Credit Where Credit Is Due

He Gone

I’m one of those people who can admit a mistake (some of the time). I had been a tad critical of some of the local TV coverage of Allen Iverson’s exit from the Grizzlies. There seemed to be a bit too much supposition on his reasons for leaving without any sourcing.

My point at the time was that we should actually wait for something a bit more definitive before throwing AI under the bus. Sure, it was pretty likely that he had walked out on the team because he didn’t want to accept a backup role. But everybody thinking that doesn’t make it reportable, even if it happened to be true.

So, once the Grizzlies waived Iverson, we had a better idea that it was actually true. Of course, I have to note, that even though the team has released the reluctant player, there’s still no confirmation from the man himself that he’s not playing anymore.

Okay, I guess that whole multiple source thing is no longer applicable in journalism. I can accept that. Seems like in some cases, no source is okay too. Kinda cheapens the whole profession, but if that’s the way it goes, I’ll go along.

Making Progress

So Far, So Good?

The Grizzlies have gotten off to a bad start. The Tigers are 1-1, but that one in the loss column was pretty close, and a lot of observers have already accepted this season as a write off. The idea is that Coach Pastner has lined up one of the better recruiting classes in recent memory. So, no matter how the team does this year, they should be gangbusters by next year. Either way, it appears that people are coming to terms with the exit of the former coach.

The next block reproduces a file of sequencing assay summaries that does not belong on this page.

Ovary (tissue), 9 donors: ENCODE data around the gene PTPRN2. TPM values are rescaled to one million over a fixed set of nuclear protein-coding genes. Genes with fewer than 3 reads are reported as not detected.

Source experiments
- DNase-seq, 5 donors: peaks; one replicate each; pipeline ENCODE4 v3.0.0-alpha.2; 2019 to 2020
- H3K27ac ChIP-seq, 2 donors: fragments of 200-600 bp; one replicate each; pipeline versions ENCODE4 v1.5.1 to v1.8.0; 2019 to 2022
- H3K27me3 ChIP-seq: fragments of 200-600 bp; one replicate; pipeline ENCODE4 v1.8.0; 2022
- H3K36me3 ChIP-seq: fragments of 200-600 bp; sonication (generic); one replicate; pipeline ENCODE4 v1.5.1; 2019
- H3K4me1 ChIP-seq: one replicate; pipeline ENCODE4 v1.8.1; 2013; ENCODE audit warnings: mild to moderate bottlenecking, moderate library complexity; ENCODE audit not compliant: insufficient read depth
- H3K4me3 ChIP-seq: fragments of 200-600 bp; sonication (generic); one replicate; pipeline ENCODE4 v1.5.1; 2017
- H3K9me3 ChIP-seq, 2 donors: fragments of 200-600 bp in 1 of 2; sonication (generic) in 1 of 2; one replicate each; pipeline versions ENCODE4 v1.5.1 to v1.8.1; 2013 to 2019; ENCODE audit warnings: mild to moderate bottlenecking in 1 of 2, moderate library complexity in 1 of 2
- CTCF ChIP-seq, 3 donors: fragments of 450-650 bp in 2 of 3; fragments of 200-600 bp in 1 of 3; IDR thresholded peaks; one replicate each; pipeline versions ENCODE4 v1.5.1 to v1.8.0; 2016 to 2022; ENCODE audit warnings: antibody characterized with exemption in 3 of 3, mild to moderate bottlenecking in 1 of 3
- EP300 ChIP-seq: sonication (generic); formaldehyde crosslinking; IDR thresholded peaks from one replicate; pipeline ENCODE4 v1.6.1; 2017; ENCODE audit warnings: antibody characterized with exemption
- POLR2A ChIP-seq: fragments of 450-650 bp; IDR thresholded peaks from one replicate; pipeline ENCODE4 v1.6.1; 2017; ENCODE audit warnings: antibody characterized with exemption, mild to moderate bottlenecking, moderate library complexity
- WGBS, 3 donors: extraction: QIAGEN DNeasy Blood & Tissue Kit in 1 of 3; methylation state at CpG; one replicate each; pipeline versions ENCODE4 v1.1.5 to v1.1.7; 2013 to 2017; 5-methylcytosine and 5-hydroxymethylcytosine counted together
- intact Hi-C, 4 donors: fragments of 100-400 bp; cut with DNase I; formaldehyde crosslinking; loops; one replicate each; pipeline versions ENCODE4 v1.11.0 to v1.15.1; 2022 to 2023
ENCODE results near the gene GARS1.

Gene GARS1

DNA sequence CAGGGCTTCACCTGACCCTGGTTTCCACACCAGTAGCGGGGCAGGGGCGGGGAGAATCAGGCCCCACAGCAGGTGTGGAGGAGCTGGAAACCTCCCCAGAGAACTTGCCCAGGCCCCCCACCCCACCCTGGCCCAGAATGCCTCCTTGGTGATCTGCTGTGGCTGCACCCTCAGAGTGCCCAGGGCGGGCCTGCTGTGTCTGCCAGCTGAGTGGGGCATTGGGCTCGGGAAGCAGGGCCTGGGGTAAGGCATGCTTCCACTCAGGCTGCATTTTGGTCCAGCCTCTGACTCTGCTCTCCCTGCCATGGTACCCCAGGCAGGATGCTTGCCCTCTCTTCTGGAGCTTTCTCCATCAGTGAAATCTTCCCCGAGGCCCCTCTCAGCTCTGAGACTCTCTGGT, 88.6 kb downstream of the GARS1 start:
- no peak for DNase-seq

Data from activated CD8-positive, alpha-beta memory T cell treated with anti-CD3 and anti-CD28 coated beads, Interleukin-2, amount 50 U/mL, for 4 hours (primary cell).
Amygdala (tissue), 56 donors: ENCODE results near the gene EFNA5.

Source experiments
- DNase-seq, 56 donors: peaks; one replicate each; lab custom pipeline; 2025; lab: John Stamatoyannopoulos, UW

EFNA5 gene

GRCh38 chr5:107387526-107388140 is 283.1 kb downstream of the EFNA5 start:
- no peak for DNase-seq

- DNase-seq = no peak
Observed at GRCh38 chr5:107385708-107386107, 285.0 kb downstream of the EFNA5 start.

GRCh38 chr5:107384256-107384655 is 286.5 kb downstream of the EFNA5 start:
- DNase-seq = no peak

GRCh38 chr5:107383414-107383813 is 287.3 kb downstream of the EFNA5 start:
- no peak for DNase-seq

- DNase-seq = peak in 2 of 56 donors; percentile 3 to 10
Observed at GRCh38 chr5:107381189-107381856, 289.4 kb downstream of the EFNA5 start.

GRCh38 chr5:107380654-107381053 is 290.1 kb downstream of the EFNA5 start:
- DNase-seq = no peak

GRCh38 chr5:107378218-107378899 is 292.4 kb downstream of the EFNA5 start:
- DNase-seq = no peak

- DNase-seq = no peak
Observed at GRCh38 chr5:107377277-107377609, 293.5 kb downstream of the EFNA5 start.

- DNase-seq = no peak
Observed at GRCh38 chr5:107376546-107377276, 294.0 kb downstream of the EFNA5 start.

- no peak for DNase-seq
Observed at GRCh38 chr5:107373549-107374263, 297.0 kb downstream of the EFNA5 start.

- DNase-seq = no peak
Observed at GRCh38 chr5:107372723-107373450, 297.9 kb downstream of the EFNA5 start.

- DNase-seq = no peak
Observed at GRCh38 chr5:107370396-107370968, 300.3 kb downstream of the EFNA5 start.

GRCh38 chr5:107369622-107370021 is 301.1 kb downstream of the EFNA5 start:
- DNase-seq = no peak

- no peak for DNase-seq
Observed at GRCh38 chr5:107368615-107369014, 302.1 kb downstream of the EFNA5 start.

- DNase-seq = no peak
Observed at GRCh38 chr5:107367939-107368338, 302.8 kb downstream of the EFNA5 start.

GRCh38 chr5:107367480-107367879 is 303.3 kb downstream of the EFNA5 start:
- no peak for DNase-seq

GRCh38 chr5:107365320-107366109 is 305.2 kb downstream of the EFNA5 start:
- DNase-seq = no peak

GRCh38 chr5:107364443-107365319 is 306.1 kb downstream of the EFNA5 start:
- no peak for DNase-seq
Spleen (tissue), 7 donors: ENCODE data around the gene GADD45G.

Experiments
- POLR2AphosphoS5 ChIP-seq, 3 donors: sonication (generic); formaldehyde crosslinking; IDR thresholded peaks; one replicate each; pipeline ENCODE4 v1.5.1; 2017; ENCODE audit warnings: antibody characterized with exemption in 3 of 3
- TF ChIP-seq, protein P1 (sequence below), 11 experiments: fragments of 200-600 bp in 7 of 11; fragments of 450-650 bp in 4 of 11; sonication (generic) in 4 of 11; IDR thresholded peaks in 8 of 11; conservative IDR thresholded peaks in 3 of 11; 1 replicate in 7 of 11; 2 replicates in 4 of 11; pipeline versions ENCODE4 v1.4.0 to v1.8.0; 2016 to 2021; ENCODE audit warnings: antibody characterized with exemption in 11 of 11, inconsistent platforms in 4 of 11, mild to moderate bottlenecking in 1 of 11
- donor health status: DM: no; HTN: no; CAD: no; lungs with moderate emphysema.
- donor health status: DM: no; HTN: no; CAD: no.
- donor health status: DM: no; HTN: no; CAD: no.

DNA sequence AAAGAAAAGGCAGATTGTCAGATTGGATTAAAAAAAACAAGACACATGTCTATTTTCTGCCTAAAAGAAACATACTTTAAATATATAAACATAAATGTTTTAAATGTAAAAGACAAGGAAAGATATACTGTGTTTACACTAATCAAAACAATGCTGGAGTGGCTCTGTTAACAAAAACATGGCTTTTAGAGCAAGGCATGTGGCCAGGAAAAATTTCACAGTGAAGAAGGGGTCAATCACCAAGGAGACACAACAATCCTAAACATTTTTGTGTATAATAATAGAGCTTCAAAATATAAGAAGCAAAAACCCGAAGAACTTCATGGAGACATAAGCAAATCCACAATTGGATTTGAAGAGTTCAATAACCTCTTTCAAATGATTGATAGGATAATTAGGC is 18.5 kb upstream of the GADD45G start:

I’ve only met Pastner once, but he is a pretty personable guy. I can see him being very convincing when it comes to getting recruits to commit to the University of Memphis. And even if he’s not the strongest floor coach, he’s got enough talented help to get by. So, will he be another John Calipari? Another Tic Price? Gene Bartow? Dana Kirk? Larry Finch? Way too soon to know, but I’m thinking that’s not going to stop some fans from building him up… while some others are waiting to tear him down.

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About Doug Johnson

I spent 25 years in the news business, working in print, radio and television. After a steady rise to the middle, I made the leap to the private sector, which chewed and then tried spitting me out after 2 years. I zigged (instead of zagging) into a position in television production.
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